There’s an old saying that the good referee is the one that you don’t notice but as I’ve said in this column before, that depends on the players. That’s not an excuse for a lower performance but a matter of fact. I was reminded of this when listening to Howard Webb’s review of EURO 2012 at which he and five other English officials were involved and I might add lasted longer than the England team. He compared this year’s final with that of the World Cup of 2010, where of course he issued fourteen yellow cards. It was an easier, better game to referee because the players were better behaved, In fact he considered that the whole tournament was played in a much better spirit and was a joy to referee.
So what was the secret? He put it down to two things. One was UEFA’s preventive approach before the tournament began. National teams at their training grounds were visited by officials from UEFA, who showed to the players and managers what behaviour would be considered unacceptable and therefore lead to punishment. It was felt that the players responded to this. The other reason he credited for the better behaviour of the players was something that many, including myself, have been sceptical of, the two additional assistant referees, who patrol the goal lines at each end of the pitch. Although most believe this was initially a response to the series of goal line controversies, this is now denied. Sceptics would no doubt echo the famous Mandy Rice Davis phrase, ‘well they would say that, wouldn’t they’ after the England v Ukraine when the extra man on the line failed to see that the ball had crossed the line. It is now claimed that their introduction was due to the increased illegal activities in the penalty area. I’m sure we have all become staggered at the amount of holding and shirt pulling whenever there is a corner or free kick into the penalty area. Referees are often criticised that they don’t take action against the perpetrators but a lot of this happens off the ball, when the referee’s attention is diverted elsewhere. There was some unpunished shirt pulling at EURO 2012 but the official view, which was supported by Howard Webb, was that there was a great reduction of foul play in the penalty area. This was because players realised there was a greater chance of getting caught.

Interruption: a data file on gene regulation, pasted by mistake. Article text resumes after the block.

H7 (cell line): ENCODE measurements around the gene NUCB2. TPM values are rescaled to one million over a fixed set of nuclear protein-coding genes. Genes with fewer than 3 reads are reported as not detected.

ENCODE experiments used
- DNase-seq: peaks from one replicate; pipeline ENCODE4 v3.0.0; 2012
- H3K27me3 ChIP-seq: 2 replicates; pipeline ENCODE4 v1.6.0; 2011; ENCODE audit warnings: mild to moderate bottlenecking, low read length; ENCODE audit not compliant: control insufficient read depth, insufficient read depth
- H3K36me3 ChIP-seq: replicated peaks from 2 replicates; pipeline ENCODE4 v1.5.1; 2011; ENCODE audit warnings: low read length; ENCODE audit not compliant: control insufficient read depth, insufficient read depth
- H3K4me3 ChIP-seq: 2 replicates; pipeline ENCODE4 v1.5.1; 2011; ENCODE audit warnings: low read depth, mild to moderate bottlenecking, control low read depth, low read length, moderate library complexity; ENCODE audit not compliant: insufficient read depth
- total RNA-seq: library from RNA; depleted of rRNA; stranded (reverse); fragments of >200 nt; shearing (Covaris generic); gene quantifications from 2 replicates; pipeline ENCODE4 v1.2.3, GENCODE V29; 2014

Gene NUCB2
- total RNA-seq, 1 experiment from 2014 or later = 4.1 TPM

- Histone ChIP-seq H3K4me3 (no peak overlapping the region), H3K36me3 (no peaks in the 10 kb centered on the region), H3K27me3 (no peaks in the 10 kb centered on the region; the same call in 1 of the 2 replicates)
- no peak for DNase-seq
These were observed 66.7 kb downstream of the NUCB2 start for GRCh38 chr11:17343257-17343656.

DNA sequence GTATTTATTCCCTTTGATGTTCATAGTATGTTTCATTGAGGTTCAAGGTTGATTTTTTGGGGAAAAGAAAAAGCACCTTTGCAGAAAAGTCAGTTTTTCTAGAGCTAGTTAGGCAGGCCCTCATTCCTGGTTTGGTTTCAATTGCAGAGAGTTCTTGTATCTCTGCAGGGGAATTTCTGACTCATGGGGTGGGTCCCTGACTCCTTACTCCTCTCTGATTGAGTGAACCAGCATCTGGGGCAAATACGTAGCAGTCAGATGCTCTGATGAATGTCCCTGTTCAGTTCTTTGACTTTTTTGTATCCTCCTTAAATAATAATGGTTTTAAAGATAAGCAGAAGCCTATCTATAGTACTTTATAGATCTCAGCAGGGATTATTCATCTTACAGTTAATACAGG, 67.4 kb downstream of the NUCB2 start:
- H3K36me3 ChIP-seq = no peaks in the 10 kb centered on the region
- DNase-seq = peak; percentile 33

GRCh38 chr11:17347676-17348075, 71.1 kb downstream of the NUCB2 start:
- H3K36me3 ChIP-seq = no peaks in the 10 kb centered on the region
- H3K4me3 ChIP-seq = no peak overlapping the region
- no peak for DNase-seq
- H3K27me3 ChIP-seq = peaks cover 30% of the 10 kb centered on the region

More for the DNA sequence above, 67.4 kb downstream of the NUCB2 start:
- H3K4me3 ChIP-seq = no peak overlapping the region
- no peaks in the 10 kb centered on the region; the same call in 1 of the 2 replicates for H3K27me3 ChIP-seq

Also, we are told, the assistant referees welcomed the extra assistant, which meant they could concentrate on offside without having to worry about other infringements in the penalty area. Howard Webb was of the opinion that the extra pair of eyes in the penalty area enhanced the control of the matches. Incidentally, I have been asked several times how the additional assistants communicate with the referees as they don’t have flags to wave. You may have noticed that they have the bottom of a flag stick in their hand and this has a buzzer to attract the referee’s attention and of course they are on the referee’s radio circuit along with the assistant referees and fourth official.
Until now, the use of two additional assistants has only been an experiment. Four football federations took part, Brazil, Qatar, Morocco and of course UEFA. At the special meeting of the International FA Board on 7th July, approval was given for their use. This doesn’t mean they will be compulsory, but they can be used by any competition in future. We will continue to see them in action at Champion’s and Euro Leagues matches, and Marcel Platini and has threatened to only use officials from countries where they are used, as he refuses to accept goal line technology. The Italian Series A League has introduced them already and the Premier League is said to be considering their use.